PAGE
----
How to Prepare to Survive a Hurricane
After the 2005 catastrophic Hurricane Katrina, many unfortunate individuals were left stranded in disease infested flooded waters, surviving on roof tops for days until rescue workers could reach them. Even those who did escape to community shelters often found poor conditions, inadequate sanitation and little resources. The entire country learned much about readiness from the tragedy of Katrina’s aftermath.
Preparedness is a multi-faceted process. Sound planning for crisis situations begins far ahead in anticipation of worst case scenarios. While no planning can take into account all the possibilities, good preparation attempts to encompass as many known factors as allowable. It is also a grass roots process, which begins with each family knowing potential hazards and preparing for them.
If you’ve prepared for a natural disaster, such as a
hurricane, you will have a written family plan well ahead of time. The hurricane season (June-November) is typically at its peak from August to October, though strong storms can develop outside the seasonal months.This means you shouldn’t wait until late July to begin hurricane preparations.
Prepared for Hurricane Season: If you haven’t already done so, make a written disaster plan for your family and ready your survival kit. Stock up on non-perishable foods and drinking water. Obtain several flashlights, extra batteries, a weather radio and a high quality first aid kit. Take a first aid or CPR class. Examine your home and correct structural issues that might compromise integrity during a strong storm.Determine exit routes, alternative shelter options in case of evacuation. Make plans for pet care during evacuation. Keep dead wood trimmed back from trees near home. Learn surge history of your area. Consider flood plains, locations to rivers or bodies of water and elevation. These will aid you in knowing risks of staying in your home or evacuating.Know where official shelters are in case you can’t make it to your alternative shelter.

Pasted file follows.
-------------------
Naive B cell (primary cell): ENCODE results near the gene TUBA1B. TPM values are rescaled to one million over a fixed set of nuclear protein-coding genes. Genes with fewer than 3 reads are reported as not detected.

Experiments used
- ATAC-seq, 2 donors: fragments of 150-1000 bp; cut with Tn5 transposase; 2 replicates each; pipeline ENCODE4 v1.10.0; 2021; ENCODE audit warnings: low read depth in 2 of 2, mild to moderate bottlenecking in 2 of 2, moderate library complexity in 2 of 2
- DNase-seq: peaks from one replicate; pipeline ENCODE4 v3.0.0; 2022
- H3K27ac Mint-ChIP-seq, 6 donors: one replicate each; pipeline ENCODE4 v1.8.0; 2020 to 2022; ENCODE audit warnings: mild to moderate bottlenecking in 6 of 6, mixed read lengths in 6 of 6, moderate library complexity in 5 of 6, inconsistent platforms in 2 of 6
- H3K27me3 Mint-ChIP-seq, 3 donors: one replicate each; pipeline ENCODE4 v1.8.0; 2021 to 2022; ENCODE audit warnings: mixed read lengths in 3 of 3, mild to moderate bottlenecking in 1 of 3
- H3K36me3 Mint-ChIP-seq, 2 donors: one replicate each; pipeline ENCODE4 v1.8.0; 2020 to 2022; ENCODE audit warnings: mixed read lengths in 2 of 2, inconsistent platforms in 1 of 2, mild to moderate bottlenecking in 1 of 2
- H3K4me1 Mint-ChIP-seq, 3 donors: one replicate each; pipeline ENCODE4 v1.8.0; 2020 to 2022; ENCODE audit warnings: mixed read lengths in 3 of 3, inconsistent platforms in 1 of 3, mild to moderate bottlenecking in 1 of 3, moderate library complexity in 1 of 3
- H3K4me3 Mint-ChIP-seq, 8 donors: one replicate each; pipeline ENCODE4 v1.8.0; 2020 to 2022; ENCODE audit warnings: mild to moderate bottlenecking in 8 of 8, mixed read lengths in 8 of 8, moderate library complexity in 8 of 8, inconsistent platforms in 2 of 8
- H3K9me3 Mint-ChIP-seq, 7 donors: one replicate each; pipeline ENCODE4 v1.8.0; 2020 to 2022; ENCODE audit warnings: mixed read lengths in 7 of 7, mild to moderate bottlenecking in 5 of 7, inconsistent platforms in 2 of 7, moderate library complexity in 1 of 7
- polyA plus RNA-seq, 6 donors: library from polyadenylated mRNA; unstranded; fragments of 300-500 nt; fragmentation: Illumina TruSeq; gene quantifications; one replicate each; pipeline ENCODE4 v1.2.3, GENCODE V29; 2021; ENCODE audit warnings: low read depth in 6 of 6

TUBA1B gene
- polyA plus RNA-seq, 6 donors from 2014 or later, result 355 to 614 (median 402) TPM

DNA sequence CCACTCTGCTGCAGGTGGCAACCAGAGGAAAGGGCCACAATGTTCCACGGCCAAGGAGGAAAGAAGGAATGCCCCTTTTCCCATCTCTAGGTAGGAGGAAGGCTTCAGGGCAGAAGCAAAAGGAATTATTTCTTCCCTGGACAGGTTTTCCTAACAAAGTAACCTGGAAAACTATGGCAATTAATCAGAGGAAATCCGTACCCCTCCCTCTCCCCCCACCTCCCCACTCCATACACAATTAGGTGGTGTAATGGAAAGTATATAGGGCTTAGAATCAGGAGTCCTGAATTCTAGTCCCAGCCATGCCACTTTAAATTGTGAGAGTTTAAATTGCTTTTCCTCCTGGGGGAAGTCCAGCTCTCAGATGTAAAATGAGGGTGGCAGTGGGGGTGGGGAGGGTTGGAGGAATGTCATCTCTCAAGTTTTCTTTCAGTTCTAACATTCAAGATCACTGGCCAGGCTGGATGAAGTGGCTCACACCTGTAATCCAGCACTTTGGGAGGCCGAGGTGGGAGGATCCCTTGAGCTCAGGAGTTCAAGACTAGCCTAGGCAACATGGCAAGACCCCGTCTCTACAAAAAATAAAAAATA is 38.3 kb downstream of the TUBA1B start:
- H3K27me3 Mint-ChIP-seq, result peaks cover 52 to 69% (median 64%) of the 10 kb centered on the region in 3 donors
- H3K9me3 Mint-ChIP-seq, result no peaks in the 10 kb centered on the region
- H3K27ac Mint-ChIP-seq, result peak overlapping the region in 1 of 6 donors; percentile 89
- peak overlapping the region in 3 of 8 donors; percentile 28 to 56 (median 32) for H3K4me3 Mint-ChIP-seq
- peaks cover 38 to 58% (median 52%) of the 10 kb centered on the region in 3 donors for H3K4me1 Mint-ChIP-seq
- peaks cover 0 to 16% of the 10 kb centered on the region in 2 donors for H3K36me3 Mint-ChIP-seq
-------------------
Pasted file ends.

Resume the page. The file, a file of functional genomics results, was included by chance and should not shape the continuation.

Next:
Hurricane Watch Issued: Leave low lying areas promptly. Begin securing or removing outside objects, such as lawn furniture or satellite dishes. Shutter windows.Check supplies of food and water. Replenish survival kit, including batteries. Get cash from ATM. Fill auto tank with fuel and get extra fuel for generators.
Move boat to secure area or moor well. Stay abreast of current weather conditions and designated shelters. Turn refrigerator and freezer to the coldest level. Freeze water in plastic containers. Wedge sliding doors. Move photographs, personal items of value, or light electronics, (such as laptops) to safe room.Have car parked where falling debris is not a hazard.
Hurricane Warning Issued: Listen to weather radio for constant updates. Gather family. Bring in pets. If your home is sturdy and on high ground, away from flood plains, move to designated secure area in your home.
Good choices for hurricane safe zones are those on downwind sides- away from windows. Preferably a well reinforced inner room. Those in a two story house should select first floor shelters. Multiple level buildings usually have safest spots on first or second floors. Choose interior hallways or inside stairwells. Places around elevator shafts (but NOT in an elevator) are often safe because they are reinforced in these spots. Never use an elevator during a hurricane!
Make sure cell phone is charged. Set refrigerator and freezer on maximum cold. Fill containers with additional water. You can use sanitized bathtubs, sinks, pots and pans for this purpose. Do not go outdoors, even during the calm of the hurricane’s eye. Wait until authorities inform you of favorable changes to go outside.
If your home is in danger of breaking up (i.e. the roof becomes compromised) seek shelter under a sturdy piece of furniture.
If ordered to evacuate, do so promptly. Make reservations before you leave if planning on sheltering in a hotel. Travel light, but take your survival kit, important papers, and
food and water with you.Try to stick to approved evacuation routes. If you can, evacuate during daylight hours.
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